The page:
We’ll be providing multiple, clear disclosures throughout the travel process, and the boarding pass is one place we expect to use to accomplish this.
Will American Be Ready for the Launch of Basic Economy?
I’ve heard that the IT for all of these changes may not be 100% on day one for travel on Basic Economy fares. Specifically, the functionality to exempt elites frequent flyers and cobrand credit card holders from the ban on full sized carry ons may not be implemented and as a result the no carry on Scarlet B may print on boarding passes and require an agent to manually remove.
American hasn’t commented on this specifically, and I’m hopeful that they get everything working properly or delay launch until they do.
Where Basic Economy Customers May Be Worst Off is When Things Go Wrong
The biggest downside to these fares though appears to be something that hasn’t been shared with press. I asked American this morning to confirm and they haven’t responded (I’ll update if they do) but I’ve been told that non-elite Basic Economy customers will be at the bottom of the list for re-accommodation in the event of irregular operations.
Here’s how it seems like it would work if a flight cancels for someone (who is not an elite frequent flyer) on a Basic Economy fare:
- If flights cancel — whether due to weather, mechanical, crew availability, or otherwise — customers will only be re-accommodated onto American Airlines flights (no interlining onto another airline) and will only be re-accommodated into Basic Economy inventory.
It’s possible this merely means that it will be necessary to open ‘B’ class in order to reaccommodate a Basic Economy customer (making the reaccommodation process cumbersome). But it also may mean that a flight could have seats for sale, but not Basic Economy (‘B’) inventory, and so passengers won’t be given the seat that’s available even if the cancellation of their original flight was American’s fault!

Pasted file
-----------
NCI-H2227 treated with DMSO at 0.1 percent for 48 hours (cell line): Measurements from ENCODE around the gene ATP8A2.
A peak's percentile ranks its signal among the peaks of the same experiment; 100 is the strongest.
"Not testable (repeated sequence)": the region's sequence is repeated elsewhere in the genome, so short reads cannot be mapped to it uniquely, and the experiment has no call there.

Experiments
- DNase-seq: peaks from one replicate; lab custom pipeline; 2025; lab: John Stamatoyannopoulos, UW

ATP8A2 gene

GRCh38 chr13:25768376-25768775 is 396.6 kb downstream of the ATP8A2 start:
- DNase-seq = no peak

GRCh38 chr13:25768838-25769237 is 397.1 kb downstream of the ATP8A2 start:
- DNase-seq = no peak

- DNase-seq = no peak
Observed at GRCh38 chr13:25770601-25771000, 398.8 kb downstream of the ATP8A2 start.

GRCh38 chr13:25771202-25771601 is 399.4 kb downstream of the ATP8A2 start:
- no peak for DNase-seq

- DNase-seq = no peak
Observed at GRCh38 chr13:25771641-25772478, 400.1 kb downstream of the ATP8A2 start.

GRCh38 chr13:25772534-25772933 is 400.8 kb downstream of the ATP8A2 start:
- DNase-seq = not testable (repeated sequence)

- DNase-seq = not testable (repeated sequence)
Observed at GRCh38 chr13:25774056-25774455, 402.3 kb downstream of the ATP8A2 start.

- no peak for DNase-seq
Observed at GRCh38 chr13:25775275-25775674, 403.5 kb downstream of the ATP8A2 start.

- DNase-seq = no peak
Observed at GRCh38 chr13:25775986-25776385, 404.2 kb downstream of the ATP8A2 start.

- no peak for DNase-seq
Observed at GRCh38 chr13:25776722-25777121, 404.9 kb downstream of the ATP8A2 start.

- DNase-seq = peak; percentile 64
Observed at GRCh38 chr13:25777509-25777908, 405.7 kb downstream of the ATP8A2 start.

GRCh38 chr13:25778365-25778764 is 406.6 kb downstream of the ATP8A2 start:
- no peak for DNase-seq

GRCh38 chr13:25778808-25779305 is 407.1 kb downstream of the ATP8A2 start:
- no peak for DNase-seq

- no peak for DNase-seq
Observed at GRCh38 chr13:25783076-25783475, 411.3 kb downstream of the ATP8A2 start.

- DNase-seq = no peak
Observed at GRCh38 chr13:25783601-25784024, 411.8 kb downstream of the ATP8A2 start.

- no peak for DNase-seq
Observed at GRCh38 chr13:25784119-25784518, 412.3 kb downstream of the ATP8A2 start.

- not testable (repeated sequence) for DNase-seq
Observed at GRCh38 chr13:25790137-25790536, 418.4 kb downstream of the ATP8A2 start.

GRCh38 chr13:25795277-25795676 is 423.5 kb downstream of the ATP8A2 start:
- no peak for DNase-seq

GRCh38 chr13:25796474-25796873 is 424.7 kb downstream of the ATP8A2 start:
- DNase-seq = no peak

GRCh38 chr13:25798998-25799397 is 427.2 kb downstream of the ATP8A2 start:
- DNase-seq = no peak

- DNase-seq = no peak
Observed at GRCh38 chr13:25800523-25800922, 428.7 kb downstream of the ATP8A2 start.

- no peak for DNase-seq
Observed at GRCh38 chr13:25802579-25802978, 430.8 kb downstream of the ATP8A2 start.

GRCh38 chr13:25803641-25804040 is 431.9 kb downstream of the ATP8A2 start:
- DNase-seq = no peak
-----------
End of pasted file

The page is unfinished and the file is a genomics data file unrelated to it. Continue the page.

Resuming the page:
- When American runs its automated system to re-accommodate passengers, Basic Economy customers will be re-assigned last.
Update: American has now confirmed to me that basic economy customers will not be re-accommodated on other airlines, and will be at the bottom of the list for automatic re-accommodation as well. However basic economy “B” inventory will not need to be available in order to be moved onto another flight.
American promises to make it clear to customers what they’re buying with basic economy fares (since they want to upsell customers, after all). Will they say, “we’re going to do as little as possible to even get you to your destination if we cancel your flight — and by the way our operational reliability hasn’t been very good so you’d better not buy these fares?” (Bureau of Transportation Statistics data shows a higher percentage of flight delays and cancellations than United Airlines for January through November 2016.)
Should You Just Fly Delta?
As I wrote when United announced their Basic Economy plans, if you’re buying the cheapest domestic fares, fly Delta.
Delta’s Basic Economy fares still allow full sized carry on bags. And Delta has a better airline operation — far fewer flight cancellations, and more on-time flights. At Basic Economy prices you shouldn’t be making your decision whom to fly based on a loyalty program anyway.